Canticle for the Bicentennial Dead

They are talking, in their cedar-benched rooms
on French-polished chairs, and they talk

in reasonable tones, in the great stone buildings
they are talking firmly, in the half-light

and they mention at times the drinking of alcohol,
the sweet blood-coloured wine the young drink,

the beer they share in the riverless river-beds
and the backstreets, and in the main street –

in government-coloured parks, drinking
the sweet blood in recreation patches, campsites.

They talk, the clean-handed ones, as they gather
strange facts; and as they talk

collecting words, they sweat under nylon wigs.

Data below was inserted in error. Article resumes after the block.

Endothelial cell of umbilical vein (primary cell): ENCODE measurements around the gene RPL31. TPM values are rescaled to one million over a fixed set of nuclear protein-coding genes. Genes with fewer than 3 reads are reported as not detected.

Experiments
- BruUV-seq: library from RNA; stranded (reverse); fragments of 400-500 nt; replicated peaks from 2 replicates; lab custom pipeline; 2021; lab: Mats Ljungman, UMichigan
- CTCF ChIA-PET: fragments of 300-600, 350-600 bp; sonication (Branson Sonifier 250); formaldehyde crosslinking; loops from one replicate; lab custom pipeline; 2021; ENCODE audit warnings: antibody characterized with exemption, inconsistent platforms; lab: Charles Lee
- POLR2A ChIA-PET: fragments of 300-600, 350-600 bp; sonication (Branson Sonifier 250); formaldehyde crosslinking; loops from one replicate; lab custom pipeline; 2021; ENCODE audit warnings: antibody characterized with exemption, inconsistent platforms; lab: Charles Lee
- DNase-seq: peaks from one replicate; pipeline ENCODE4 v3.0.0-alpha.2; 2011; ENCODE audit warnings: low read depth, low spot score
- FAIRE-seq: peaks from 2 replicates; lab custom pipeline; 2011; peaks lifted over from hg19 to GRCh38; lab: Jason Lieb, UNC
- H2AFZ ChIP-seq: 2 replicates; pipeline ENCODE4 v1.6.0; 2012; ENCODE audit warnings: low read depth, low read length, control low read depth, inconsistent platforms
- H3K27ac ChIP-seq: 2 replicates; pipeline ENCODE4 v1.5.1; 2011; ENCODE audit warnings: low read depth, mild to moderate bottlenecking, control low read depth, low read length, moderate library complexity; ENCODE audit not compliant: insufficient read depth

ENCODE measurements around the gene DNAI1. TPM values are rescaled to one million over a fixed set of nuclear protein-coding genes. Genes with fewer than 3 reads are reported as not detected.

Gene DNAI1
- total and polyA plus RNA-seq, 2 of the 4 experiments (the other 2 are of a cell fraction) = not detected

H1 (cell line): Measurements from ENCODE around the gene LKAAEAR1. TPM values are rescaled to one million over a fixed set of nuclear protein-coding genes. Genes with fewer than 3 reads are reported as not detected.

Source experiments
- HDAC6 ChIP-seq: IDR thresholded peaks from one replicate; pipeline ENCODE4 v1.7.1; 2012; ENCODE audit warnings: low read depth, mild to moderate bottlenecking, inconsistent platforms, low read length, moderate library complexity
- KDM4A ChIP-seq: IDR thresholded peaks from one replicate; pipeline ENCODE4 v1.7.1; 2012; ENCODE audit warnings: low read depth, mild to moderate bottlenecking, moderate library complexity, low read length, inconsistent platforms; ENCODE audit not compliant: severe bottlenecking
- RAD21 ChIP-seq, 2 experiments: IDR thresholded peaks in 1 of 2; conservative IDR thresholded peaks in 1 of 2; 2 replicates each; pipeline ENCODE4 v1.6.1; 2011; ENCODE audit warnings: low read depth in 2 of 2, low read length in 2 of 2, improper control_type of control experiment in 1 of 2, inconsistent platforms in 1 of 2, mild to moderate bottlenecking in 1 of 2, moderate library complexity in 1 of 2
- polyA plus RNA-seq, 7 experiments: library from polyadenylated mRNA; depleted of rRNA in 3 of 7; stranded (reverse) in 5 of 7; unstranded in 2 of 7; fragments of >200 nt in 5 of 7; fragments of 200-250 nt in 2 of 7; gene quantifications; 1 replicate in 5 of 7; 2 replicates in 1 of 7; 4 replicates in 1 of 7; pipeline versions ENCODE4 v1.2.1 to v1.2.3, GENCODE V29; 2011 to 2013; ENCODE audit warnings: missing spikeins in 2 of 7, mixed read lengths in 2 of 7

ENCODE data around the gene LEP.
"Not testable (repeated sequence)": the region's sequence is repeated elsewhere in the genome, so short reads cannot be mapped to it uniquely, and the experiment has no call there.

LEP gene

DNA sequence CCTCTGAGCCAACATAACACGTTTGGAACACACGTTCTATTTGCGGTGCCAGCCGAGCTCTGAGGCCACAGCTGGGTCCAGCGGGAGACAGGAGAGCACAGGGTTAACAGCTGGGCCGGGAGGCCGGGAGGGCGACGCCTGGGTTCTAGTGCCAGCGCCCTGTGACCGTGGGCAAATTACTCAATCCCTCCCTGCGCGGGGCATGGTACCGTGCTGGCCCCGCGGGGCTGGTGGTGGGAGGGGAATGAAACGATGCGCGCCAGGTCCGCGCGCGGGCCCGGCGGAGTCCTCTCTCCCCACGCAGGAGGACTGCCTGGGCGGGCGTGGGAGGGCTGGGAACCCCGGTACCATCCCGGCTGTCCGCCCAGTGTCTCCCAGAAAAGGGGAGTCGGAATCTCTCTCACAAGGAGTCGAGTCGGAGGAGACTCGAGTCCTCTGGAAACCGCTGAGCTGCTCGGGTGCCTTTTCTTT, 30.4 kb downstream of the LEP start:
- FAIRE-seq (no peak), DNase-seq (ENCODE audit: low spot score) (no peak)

Men in blue uniforms are finding bodies,

the uniforms are finding the dead: young hunters
who have lost their hunting, singers who

would sing of fish are now found hung –
crumpled in night-rags in the public’s corners;

discovered there broken, lit by stripes
of regulated sunlight beneath the whispering

rolling cell window bars. Their bodies
found in postures of human-shaped effigies,

hunched in the dank sour urinated atmosphere
near the bed-board, beside cracked lavatory bowls,

slumped on the thousand grooved, fingernailed walls
of your local Police Station’s cell –

bodies of the street’s larrikin koories
suspended above concrete in the phenyl-thick air.

Meanwhile outside, the count continues: on radio,
on TV, the news – like Vietnam again, the faces

of mothers torn across the screens –
and the poets write no elegies, our artists

cannot describe their grief, though
the clean-handed ones paginate dossiers

and court-reporters’ hands move over the papers.

Rate this poem: 


No reviews yet.